Your Pregnancy Guide to The Gym

10 machines you should and shouldn’t use at the gym when expecting.

Need a workout that will keep you active and fit throughout pregnancy? You may find that pregnancy and all the (not so) fun side effects that come with it slow you down. But lucky for you, that is no reason to put your gym membership on ice. You just have to approach your workouts, new or old, with caution.

The gym may feel intimidating at first, but fear not, we’ve got the goods on the machines that are safe (and those that aren’t), plus the best classes, cardio and weight training for pregnant women. Here’s your pregnant woman guide to the gym.

Treat with caution or don’t use.

1. Abdominal Bench. As the name suggests, this bench, which is usually on an angle and works your abs, is target for your core. While you are pregnant, don’t push yourself too much. There are gentler ways to maintain some core strength.

2. Bench press. Whenever you see guys lying on their backs and grunting trying to push out that barbell with several hundreds of pounds on it, keep walking. After the first trimester, lying on your back is strongly discouraged and you certainly don’t need to be pressing a weight off of your (expanding) chest.

3. Kettlebells. While they would be safe to use with a personal trainer, you shouldn’t attempt to swing them by yourself. The risk of injuring your lower back or pulling other muscles in your neck and back by lifting heavy kettlebells is too high.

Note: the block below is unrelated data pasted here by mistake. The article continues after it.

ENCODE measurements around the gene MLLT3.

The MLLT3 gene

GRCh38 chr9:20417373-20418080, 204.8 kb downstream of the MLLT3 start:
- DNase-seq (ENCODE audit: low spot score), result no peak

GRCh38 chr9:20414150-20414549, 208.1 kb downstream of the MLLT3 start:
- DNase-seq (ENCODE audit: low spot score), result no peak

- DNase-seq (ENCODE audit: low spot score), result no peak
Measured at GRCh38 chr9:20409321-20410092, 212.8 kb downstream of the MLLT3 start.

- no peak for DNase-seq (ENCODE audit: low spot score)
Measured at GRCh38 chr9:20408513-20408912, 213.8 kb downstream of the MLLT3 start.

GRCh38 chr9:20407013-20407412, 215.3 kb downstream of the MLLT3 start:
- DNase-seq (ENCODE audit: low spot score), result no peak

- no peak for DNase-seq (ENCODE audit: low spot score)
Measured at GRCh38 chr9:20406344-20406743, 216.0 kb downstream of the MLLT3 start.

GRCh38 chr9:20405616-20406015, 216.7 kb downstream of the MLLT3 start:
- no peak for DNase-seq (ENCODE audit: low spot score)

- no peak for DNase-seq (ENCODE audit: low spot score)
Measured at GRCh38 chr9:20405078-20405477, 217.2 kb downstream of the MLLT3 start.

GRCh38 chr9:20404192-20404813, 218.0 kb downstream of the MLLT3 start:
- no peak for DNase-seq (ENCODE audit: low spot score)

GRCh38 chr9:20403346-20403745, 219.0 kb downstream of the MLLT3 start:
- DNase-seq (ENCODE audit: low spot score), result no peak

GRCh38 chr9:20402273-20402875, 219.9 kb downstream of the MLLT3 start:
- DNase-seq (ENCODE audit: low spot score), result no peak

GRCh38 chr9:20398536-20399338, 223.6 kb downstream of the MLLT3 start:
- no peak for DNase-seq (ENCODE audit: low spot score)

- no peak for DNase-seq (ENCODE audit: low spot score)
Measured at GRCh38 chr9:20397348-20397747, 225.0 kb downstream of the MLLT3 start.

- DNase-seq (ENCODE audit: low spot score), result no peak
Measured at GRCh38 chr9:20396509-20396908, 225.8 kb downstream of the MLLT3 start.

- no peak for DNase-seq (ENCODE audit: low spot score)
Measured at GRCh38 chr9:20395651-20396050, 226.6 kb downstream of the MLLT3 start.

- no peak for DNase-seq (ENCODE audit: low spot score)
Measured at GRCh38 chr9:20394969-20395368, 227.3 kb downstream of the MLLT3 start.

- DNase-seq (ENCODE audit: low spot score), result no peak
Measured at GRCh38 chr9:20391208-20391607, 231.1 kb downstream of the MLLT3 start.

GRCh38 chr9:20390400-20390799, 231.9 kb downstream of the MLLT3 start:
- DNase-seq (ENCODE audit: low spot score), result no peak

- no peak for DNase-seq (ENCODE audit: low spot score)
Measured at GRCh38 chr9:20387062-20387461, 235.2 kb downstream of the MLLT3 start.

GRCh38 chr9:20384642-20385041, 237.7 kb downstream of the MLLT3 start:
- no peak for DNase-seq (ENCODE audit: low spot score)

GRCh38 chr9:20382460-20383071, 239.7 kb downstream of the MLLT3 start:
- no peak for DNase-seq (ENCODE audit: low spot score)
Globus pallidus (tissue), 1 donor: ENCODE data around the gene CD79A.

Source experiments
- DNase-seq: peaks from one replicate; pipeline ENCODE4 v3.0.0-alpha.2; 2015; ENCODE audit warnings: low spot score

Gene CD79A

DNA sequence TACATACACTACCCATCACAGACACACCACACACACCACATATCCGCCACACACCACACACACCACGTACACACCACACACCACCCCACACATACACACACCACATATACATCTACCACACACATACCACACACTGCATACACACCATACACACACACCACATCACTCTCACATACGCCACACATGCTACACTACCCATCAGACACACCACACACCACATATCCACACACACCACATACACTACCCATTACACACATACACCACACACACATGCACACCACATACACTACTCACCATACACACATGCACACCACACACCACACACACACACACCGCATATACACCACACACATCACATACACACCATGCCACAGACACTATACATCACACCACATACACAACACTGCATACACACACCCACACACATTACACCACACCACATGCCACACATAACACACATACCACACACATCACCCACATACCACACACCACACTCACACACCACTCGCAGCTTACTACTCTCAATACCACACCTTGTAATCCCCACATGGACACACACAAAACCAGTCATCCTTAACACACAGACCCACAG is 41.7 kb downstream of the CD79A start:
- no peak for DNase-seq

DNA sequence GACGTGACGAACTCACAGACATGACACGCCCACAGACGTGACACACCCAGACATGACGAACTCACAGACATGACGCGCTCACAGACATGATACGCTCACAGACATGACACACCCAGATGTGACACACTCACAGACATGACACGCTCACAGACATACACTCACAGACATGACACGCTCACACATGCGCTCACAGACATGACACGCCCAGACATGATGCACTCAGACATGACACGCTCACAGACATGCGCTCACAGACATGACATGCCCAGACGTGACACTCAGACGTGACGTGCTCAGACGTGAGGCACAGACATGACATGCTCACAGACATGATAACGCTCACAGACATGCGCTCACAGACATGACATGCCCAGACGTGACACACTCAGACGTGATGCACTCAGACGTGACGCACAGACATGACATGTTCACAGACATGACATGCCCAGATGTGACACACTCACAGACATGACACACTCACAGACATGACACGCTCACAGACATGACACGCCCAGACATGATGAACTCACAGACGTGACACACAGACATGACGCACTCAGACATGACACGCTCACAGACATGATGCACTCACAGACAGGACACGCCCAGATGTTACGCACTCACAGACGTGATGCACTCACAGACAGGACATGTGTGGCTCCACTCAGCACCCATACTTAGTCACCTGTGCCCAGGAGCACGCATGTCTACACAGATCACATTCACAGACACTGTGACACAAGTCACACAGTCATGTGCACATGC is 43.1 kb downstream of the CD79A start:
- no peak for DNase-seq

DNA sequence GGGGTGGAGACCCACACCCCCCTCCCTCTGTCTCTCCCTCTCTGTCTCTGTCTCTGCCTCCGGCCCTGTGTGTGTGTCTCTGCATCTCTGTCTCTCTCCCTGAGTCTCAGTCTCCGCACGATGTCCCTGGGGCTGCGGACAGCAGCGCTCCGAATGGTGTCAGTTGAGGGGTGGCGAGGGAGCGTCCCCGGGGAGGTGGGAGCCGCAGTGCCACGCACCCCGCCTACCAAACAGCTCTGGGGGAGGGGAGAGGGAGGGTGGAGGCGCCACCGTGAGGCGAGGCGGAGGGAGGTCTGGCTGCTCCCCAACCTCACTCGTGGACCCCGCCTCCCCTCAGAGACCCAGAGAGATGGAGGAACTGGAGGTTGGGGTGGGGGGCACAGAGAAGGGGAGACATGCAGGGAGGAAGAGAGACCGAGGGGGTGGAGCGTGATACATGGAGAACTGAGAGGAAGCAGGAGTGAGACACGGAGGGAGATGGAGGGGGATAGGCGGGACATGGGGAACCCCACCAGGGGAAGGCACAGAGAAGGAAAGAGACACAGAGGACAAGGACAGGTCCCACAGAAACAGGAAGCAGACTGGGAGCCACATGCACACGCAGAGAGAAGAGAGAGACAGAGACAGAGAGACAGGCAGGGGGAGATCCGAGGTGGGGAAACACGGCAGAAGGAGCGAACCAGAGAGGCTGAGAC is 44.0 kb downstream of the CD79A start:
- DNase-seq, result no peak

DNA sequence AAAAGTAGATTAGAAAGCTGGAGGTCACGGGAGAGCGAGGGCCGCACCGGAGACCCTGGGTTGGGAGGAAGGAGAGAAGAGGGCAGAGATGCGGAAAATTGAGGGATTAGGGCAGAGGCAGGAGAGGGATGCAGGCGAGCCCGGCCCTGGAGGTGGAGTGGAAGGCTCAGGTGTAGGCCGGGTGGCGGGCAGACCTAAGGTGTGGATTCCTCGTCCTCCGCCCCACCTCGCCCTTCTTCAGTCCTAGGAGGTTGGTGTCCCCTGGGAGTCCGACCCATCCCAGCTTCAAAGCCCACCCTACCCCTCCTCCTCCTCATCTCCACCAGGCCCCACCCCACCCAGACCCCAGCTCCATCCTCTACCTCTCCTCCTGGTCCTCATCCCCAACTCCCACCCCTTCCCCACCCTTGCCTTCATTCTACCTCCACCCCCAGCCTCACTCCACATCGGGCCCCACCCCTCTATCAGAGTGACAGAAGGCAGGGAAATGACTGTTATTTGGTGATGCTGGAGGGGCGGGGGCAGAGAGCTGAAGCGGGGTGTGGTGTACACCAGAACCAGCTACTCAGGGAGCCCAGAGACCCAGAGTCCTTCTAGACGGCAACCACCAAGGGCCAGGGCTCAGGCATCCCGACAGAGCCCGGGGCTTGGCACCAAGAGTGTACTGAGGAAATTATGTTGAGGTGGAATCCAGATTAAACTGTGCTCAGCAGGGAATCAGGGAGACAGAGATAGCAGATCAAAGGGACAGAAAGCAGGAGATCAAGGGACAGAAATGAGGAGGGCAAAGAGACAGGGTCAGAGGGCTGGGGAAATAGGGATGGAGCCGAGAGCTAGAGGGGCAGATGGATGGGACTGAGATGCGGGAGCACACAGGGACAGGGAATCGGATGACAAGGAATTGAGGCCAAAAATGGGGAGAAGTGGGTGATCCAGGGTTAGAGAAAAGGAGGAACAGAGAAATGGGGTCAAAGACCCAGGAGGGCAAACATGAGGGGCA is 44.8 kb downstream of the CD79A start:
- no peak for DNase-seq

4. Leg Extension Machine. This seated exercise where you extend your legs from a bent knee seems fine in theory, but the strain it poses on your lower abdominals and lower back is too much during pregnancy. Even low weights could potentially strain your belly too much and cause problems, such as diastasis recti.

5. Hyper extension bench. This machine normally works your back by placing your legs and lower abs on the machine and then lifting yourself up to a straight position, using your back muscles. When you are pregnant, you will most likely not be able to work around your bump, and the risk of falling is too high.

Use these machines for cardio and strength.

6. Treadmill. The treadmill is great to avoid falling or tripping outside and to be able to use year-round. Try and power walk or even run on it for great cardio. For added benefits, try walking slowly but at an incline of two percent to break a sweat.

7. Cables and pulleys. Sitting on a bench, you can do lat pulls both in front of your chest and behind your back to help your posture during pregnancy. If you are standing, you can challenge your stability in a lunge by pulling the cable towards you. Don’t use heavy weights, but focus on more repetitions.

8. Rowing machine. This is a great machine to work your cardio in a seated position. Make sure to really push into the legs to move the seat, and then pull the arms in to get a full body workout.